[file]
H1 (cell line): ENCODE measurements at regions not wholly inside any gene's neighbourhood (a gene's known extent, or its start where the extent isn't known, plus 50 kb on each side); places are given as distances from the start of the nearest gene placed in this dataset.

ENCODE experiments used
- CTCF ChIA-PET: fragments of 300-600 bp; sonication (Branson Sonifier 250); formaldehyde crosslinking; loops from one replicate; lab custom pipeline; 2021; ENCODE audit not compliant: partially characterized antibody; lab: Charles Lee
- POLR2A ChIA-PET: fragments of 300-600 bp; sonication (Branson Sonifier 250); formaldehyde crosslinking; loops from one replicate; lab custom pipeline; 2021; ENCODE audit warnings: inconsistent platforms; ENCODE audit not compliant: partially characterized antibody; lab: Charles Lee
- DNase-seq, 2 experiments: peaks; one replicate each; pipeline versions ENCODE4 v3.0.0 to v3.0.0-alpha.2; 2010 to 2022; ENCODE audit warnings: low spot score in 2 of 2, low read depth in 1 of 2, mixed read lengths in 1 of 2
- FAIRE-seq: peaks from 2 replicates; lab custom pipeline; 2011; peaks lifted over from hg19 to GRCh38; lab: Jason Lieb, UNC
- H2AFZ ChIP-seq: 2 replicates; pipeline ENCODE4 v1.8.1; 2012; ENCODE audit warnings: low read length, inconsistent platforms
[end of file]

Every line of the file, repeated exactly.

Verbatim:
H1 (cell line): ENCODE measurements at regions not wholly inside any gene's neighbourhood (a gene's known extent, or its start where the extent isn't known, plus 50 kb on each side); places are given as distances from the start of the nearest gene placed in this dataset.

ENCODE experiments used
- CTCF ChIA-PET: fragments of 300-600 bp; sonication (Branson Sonifier 250); formaldehyde crosslinking; loops from one replicate; lab custom pipeline; 2021; ENCODE audit not compliant: partially characterized antibody; lab: Charles Lee
- POLR2A ChIA-PET: fragments of 300-600 bp; sonication (Branson Sonifier 250); formaldehyde crosslinking; loops from one replicate; lab custom pipeline; 2021; ENCODE audit warnings: inconsistent platforms; ENCODE audit not compliant: partially characterized antibody; lab: Charles Lee
- DNase-seq, 2 experiments: peaks; one replicate each; pipeline versions ENCODE4 v3.0.0 to v3.0.0-alpha.2; 2010 to 2022; ENCODE audit warnings: low spot score in 2 of 2, low read depth in 1 of 2, mixed read lengths in 1 of 2
- FAIRE-seq: peaks from 2 replicates; lab custom pipeline; 2011; peaks lifted over from hg19 to GRCh38; lab: Jason Lieb, UNC
- H2AFZ ChIP-seq: 2 replicates; pipeline ENCODE4 v1.8.1; 2012; ENCODE audit warnings: low read length, inconsistent platforms